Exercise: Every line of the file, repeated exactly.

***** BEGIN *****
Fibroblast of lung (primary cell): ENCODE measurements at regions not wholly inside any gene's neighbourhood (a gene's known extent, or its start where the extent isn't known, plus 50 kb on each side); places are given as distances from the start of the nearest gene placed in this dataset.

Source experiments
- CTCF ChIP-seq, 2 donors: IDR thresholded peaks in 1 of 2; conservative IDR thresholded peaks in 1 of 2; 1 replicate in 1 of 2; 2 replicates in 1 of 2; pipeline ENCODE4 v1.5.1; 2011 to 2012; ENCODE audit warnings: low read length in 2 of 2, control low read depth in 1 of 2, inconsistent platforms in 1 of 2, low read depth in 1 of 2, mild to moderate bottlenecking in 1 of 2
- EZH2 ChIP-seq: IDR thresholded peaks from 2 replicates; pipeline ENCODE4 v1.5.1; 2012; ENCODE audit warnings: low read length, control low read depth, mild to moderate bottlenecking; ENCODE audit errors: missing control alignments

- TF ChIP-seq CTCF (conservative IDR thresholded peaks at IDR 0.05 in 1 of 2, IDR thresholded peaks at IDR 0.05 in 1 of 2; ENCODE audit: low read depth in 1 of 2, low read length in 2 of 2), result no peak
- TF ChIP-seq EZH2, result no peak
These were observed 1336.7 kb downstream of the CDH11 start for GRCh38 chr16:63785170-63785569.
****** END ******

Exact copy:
Fibroblast of lung (primary cell): ENCODE measurements at regions not wholly inside any gene's neighbourhood (a gene's known extent, or its start where the extent isn't known, plus 50 kb on each side); places are given as distances from the start of the nearest gene placed in this dataset.

Source experiments
- CTCF ChIP-seq, 2 donors: IDR thresholded peaks in 1 of 2; conservative IDR thresholded peaks in 1 of 2; 1 replicate in 1 of 2; 2 replicates in 1 of 2; pipeline ENCODE4 v1.5.1; 2011 to 2012; ENCODE audit warnings: low read length in 2 of 2, control low read depth in 1 of 2, inconsistent platforms in 1 of 2, low read depth in 1 of 2, mild to moderate bottlenecking in 1 of 2
- EZH2 ChIP-seq: IDR thresholded peaks from 2 replicates; pipeline ENCODE4 v1.5.1; 2012; ENCODE audit warnings: low read length, control low read depth, mild to moderate bottlenecking; ENCODE audit errors: missing control alignments

- TF ChIP-seq CTCF (conservative IDR thresholded peaks at IDR 0.05 in 1 of 2, IDR thresholded peaks at IDR 0.05 in 1 of 2; ENCODE audit: low read depth in 1 of 2, low read length in 2 of 2), result no peak
- TF ChIP-seq EZH2, result no peak
These were observed 1336.7 kb downstream of the CDH11 start for GRCh38 chr16:63785170-63785569.